An amazing thing is happening in the primary elections for the American presidency – and it’s not Donald Trump. Mr Trump, in any case, “doesn’t like losers” and, having lost in Iowa, should presumably now be “re-considering his position”.
The amazing thing is happening on the other side of the political divide. The Iowa primary ended in a virtual dead-heat between Hillary Clinton, the Democratic front-runner and assumed shoo-in, and 74 year-old Bernie Sanders, the Senator from Vermont, who started the race as a virtual no-hoper.
Hillary Clinton, by far the best-known of the Democratic candidates, carries some baggage as a consequence, and there will be those who claim to have foreseen that her less than spotless record would eventually catch up her. But the real surprise is not her relatively poor showing, but the rise to prominence of the elderly and hitherto little-known Bernie Sanders.
It has been widely assumed that Senator Sanders is to all intents and purposes unelectable. His age and relative obscurity would in any case count against him, but the real disqualification, it is believed, is that he is a self-declared socialist.
It is hard to think of a label that would more surely destroy a candidate’s chances in an American primary election. This is a country in whose politics even the term “liberal” is a dirty word and is used as an attack weapon in much of the political discourse.
A “socialist” is even further beyond the pale. The political right in the US has invested huge effort and resources in convincing American voters that socialism is akin to – even identical with – communism, and is fundamentally un-American.
No candidate in his or her right (or even left) mind would willingly allow even a whiff of such a label to taint their campaign. So how does a candidate who not only embraces it and uses it proudly as a banner manage to do so well with the voters – in Iowa and possibly elsewhere as well?
He is, after all, flying in the face of conventional wisdom, not only in the US but in much of the English-speaking world. Left-of-centre politicians in New Zealand, the UK, Australia and Canada, long ago conceded that to be labelled as a socialist is the kiss of death.
That concession is, of course, all of a piece with the loss of intellectual self-confidence that has afflicted the left in the English-speaking democracies. Not content with failing to challenge the right on their analysis of what constitutes a successful economic policy, or of how a strong and healthy society can tolerate growing inequality, or of what is the proper role of government, left politicians have conceded the language of politics as well.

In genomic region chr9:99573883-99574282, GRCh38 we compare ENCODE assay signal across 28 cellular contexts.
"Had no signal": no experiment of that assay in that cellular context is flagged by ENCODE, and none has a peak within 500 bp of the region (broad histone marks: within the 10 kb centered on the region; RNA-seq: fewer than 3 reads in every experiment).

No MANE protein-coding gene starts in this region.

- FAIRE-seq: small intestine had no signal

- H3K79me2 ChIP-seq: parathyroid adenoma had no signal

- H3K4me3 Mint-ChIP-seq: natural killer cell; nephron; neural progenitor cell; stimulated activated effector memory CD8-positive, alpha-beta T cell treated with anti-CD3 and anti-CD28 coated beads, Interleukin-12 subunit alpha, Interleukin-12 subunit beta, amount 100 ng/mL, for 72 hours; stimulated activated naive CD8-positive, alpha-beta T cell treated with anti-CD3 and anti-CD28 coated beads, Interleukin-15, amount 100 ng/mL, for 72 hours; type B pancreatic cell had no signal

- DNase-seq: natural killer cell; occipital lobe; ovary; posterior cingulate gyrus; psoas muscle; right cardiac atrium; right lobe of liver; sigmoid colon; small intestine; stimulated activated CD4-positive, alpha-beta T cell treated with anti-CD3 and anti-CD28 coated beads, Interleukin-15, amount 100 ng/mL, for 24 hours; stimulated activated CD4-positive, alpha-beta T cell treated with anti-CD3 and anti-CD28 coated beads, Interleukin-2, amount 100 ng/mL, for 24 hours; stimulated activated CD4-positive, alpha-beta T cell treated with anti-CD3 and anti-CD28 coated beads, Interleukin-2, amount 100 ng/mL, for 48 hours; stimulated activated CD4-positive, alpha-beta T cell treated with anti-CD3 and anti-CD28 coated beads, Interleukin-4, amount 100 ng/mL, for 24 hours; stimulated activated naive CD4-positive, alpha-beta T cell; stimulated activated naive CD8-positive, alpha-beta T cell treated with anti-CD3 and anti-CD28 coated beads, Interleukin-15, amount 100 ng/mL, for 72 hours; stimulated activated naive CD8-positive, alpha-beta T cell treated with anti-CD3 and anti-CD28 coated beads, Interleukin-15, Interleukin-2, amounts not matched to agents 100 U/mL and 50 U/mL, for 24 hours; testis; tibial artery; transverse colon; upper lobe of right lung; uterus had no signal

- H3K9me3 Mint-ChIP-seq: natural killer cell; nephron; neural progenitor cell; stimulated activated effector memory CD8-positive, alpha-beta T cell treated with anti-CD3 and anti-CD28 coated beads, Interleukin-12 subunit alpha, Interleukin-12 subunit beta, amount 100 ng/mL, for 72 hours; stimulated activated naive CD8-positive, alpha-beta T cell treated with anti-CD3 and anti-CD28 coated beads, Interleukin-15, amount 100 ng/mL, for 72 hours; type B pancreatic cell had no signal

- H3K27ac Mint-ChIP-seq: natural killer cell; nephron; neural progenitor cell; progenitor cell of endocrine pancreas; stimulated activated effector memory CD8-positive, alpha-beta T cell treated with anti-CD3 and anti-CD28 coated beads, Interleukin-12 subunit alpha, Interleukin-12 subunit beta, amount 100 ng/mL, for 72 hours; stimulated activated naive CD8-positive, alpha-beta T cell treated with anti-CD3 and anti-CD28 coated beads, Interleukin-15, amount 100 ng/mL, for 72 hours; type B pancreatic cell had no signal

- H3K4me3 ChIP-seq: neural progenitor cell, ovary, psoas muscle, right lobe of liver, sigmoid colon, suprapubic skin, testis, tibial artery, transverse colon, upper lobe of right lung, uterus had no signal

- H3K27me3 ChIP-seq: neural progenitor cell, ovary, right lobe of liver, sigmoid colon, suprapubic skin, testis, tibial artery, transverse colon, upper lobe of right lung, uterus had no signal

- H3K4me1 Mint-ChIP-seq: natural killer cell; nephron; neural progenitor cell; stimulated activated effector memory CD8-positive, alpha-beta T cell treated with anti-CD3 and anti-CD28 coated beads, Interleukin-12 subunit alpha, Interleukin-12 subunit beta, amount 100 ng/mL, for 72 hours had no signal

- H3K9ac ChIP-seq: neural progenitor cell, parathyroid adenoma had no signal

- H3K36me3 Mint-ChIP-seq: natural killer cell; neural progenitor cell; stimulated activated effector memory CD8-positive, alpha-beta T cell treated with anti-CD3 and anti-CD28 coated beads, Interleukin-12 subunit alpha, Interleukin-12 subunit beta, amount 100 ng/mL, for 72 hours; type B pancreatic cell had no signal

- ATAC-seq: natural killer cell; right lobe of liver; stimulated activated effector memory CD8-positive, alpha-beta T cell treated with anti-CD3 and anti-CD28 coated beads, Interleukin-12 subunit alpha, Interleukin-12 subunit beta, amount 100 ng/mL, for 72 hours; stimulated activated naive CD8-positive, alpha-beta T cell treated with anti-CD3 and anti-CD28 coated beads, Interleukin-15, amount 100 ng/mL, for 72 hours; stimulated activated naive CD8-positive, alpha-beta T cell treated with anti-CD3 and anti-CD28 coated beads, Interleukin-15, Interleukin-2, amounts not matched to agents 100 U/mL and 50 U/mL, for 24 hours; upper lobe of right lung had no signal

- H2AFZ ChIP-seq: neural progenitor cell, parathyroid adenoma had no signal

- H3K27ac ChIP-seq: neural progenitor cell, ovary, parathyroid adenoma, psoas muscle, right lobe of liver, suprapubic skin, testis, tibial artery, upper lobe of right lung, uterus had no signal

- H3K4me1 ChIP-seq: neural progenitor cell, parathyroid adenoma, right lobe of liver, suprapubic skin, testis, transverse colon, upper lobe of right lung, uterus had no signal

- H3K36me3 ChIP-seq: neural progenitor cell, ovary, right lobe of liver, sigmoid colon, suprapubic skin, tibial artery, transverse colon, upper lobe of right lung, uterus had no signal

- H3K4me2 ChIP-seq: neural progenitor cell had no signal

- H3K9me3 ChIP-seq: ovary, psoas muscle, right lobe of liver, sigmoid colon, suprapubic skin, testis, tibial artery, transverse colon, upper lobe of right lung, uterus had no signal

The banner that was once flown proudly by those who proclaimed the virtues of greater equality, of a fair deal for all, of an inclusive economy that allows everyone to contribute and to derive the benefit from being members of society has now been fearfully disowned.
So, what explains the surprising courage that Bernie Sanders has shown, and the success that, so far at least, he has enjoyed? Even if his campaign were to stall from this point on, and he were to return to decent obscurity, how are we to account for the fact that his willingness to describe himself as a socialist did not immediately knock him out of the race?
The answer lies in listening carefully to what he says. He hasn’t used his socialism as either a sword or a shield. He has instead carefully explained what he means by it. He has assumed, rightly it seems, that people are willing to look behind the label – a label whose meaning has consistently been misrepresented to them – and to understand what it really means.
When Bernie Sanders says he wants “an economy that serves the interests of working people and not the billionaire class”, when he laments the plight of graduates who end up with low-paid jobs and deep in debt, when he commits to equal pay for women, he recognises that the natural tendency of a “free-market” economy is to concentrate wealth and power in fewer and fewer hands, leaving the majority to fight amongst themselves for what is left.
His message – that unless democratic government intervenes to regulate the “free” market and its outcomes, the rich will get richer and the poor poorer – is, it seems, well understood by a large swathe of more thoughtful voters. In describing himself as a socialist – someone who sees that we are all in this together and that there is such a thing as society – he also creates the advantage for himself of pointing up how much he differs from Donald Trump.
Trump is of course the archetypal “free” marketer. He is a cartoon version, a parody, of what the “free “market means. He is a self-obsessed “winner”, he hates “losers”, and he is used to grabbing what he can and devil take the hindmost.
Bernie Sanders shows that people will respond to his very different message, but only if they hear it – and that requires someone with the courage to deliver it to them. Some of that courage would not come amiss in other western democracies.
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This post was written by Bryan Gould